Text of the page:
The approach is based on two assumptions: first, that Russia itself sees information warfare as a virus-spreading process; and second, that disinformation attacks are asymmetrical in nature. In 1998, Sergey Rastorguev, a Russian expert, wrote Informatsionnaya Voyna (“Information War”), in which he showed how to manipulate the human mind. He claimed that human beings are like computers and can have information “viruses” inserted into their reasoning process.

The second reason that disinformation should be treated not as an ordinary military attack, but rather like a virus, is that information attacks are always asymmetrical: the West cannot emulate the Kremlin and respond with disinformation and propaganda. First, to respond this way would corrupt the concept of the truth and prove Russia’s claim that there is no difference between propaganda and journalism. Second, this response would be useless: disinformation attacks will not work against a country where the majority of the media is state-controlled.

If disinformation is like a virus, it should be treated like a virus, needing diagnosis, cure, education, and a vaccine. In the three Baltic States, CEPA’s 4D approach – detect, debunk, defend, and disarm – has proven successful. Local monitors, local voluntary activists, and local media have successfully used three of the four: detecting disinformation by diagnosing it; curing by debunking it; and defending people by educating them. By neutralizing Sputnik’s disinformation, the Estonian Defense Forces tried the fourth defense, disarming the disinformation. It worked – at least with regard to Estonian society.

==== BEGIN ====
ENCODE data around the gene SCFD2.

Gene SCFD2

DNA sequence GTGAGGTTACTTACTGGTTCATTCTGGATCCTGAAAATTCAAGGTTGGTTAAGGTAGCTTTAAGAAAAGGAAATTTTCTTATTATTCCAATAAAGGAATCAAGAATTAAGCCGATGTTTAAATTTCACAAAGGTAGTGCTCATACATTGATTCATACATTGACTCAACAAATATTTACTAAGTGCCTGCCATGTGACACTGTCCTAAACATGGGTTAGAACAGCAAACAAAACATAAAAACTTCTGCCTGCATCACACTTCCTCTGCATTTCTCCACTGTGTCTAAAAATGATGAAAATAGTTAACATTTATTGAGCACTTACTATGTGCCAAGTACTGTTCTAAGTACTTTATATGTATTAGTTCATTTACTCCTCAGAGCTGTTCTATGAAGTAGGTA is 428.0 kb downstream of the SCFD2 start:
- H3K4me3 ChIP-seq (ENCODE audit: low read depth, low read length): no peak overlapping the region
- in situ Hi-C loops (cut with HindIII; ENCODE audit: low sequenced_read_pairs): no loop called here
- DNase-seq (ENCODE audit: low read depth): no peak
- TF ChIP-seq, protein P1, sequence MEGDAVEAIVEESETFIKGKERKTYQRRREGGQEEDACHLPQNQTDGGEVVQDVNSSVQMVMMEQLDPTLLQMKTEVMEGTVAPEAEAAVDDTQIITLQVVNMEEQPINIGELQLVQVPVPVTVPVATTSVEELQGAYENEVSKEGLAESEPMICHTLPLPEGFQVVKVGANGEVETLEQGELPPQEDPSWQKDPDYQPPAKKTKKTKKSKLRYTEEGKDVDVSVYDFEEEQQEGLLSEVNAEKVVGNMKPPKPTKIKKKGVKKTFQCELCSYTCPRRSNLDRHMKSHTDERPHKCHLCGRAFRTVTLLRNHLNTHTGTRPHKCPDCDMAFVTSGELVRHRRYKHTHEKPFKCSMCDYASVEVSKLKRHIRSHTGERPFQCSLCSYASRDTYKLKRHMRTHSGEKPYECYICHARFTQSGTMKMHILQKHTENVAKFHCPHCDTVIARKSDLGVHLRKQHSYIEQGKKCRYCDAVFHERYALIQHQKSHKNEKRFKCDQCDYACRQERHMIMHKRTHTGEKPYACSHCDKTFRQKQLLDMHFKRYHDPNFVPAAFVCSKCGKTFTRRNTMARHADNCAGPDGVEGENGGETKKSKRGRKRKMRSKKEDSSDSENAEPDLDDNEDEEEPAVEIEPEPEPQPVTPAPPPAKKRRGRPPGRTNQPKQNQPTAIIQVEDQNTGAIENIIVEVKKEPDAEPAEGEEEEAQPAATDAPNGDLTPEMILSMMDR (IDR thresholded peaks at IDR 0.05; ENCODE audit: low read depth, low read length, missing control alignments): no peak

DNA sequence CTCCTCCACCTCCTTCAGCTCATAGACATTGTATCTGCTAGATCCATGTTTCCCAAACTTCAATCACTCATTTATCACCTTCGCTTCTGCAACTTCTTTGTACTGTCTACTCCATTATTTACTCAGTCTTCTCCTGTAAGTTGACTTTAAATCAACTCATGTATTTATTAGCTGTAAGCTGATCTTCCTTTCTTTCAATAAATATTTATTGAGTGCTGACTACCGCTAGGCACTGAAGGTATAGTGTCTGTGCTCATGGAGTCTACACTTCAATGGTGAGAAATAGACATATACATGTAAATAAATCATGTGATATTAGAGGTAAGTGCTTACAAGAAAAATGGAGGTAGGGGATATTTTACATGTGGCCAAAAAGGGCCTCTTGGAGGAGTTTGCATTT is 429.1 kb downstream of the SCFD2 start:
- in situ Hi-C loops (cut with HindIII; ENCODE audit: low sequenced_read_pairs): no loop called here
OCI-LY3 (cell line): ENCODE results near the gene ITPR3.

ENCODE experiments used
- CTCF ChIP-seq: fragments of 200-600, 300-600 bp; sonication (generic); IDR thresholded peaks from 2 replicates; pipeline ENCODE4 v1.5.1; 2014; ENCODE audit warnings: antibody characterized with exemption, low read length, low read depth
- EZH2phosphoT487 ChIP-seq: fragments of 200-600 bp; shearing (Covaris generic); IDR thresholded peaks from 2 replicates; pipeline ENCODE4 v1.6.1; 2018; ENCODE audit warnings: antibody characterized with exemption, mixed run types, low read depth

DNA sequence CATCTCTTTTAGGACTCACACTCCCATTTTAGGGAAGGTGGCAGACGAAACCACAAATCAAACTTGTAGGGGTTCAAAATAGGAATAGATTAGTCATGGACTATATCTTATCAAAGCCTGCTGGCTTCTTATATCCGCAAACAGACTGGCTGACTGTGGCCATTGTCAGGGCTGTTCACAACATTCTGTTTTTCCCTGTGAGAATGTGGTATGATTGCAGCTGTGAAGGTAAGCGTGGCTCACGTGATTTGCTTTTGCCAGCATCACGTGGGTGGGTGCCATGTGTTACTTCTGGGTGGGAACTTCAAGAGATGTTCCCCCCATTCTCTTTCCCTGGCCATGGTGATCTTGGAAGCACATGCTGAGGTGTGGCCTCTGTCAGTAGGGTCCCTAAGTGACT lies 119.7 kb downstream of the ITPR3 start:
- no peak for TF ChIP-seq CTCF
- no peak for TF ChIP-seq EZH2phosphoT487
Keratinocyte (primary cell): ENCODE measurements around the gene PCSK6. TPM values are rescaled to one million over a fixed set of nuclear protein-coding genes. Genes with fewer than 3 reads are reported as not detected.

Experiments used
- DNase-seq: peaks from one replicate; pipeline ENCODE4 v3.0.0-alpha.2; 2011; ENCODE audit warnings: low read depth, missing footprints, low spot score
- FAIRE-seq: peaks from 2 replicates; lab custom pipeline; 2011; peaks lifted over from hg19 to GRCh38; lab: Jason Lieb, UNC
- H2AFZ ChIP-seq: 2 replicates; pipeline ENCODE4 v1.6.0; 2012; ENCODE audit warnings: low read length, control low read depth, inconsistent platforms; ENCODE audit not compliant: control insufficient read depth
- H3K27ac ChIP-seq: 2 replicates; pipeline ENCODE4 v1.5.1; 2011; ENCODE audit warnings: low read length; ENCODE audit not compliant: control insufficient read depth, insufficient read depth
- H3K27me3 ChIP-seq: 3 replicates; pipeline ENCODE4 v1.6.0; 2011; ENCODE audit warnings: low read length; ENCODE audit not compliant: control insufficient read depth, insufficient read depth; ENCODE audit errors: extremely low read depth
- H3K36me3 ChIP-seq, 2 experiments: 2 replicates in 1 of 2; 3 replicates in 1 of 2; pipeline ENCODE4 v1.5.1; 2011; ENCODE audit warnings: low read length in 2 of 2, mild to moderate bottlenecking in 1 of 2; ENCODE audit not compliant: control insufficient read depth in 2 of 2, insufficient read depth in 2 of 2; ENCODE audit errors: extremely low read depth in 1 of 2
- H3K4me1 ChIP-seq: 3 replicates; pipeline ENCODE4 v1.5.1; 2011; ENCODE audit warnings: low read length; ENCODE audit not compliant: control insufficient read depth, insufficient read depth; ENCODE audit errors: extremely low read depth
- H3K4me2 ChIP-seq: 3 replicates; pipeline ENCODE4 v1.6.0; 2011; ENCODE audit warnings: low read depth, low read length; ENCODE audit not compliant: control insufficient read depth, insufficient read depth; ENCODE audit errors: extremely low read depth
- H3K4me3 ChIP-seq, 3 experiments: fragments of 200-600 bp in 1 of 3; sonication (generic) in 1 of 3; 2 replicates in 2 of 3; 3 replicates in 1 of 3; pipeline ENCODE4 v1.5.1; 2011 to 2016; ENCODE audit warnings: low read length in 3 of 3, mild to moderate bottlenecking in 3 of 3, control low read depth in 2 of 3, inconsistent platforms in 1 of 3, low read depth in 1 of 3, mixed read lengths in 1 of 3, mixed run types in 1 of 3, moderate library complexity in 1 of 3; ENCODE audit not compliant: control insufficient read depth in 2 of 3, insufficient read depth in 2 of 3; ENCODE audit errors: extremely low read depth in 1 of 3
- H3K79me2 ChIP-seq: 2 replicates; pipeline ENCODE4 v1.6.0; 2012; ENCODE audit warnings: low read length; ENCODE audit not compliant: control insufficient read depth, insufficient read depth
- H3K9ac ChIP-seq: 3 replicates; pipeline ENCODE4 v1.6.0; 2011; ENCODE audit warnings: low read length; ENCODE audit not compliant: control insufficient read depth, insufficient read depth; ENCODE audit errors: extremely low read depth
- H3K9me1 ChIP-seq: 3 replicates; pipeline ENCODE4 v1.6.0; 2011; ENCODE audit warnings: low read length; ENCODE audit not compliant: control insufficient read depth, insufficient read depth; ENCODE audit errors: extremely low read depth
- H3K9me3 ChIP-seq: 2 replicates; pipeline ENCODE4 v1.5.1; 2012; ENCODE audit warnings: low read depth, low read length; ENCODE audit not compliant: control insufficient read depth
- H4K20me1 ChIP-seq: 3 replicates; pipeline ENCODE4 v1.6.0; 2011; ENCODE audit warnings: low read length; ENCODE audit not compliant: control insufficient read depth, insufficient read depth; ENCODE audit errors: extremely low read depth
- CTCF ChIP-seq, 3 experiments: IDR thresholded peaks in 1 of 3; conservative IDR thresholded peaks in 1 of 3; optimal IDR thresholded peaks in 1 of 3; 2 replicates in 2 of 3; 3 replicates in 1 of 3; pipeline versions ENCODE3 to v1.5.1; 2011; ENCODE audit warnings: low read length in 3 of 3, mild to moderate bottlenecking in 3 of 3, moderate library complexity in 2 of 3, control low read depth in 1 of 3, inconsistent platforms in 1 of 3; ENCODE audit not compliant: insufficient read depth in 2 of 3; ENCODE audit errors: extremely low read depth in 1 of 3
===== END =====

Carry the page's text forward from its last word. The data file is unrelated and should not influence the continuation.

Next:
With regard to the wider Russian media space, the success of the 4D approach was not so obvious. Sputnik’s article on the Estonian Defense Forces releasing its inquiry to Estonian media reached RIA Novosti, which means that Sputnik at least partly accomplished its mission. In the complex and loosely guided Russian media network, Estonian local Sputnik, together with Baltnews (three Russian-language news sites in Baltic States linked to RIA Novosti and Rossiya Segodnya) and Rubalitic (a Russian-language news site in Baltic States), are part of the Kremlin’s Baltic disinformation machine, described by Latvian security services as “one of the tools of Russian information influence.” They are so-called gathering channels, whose task is not only to present the Kremlin’s perspective to Estonian audiences, but also to identify local news that can be used by the wider Russian and international media to serve the Kremlin’s purposes. Often these stories are meant to discredit Estonia as Russophobic, morally corrupt, and a financial basketcase. The Kremlin’s message that Estonia is Russophobic – a main Kremlin narrative – was in this case successfully delivered.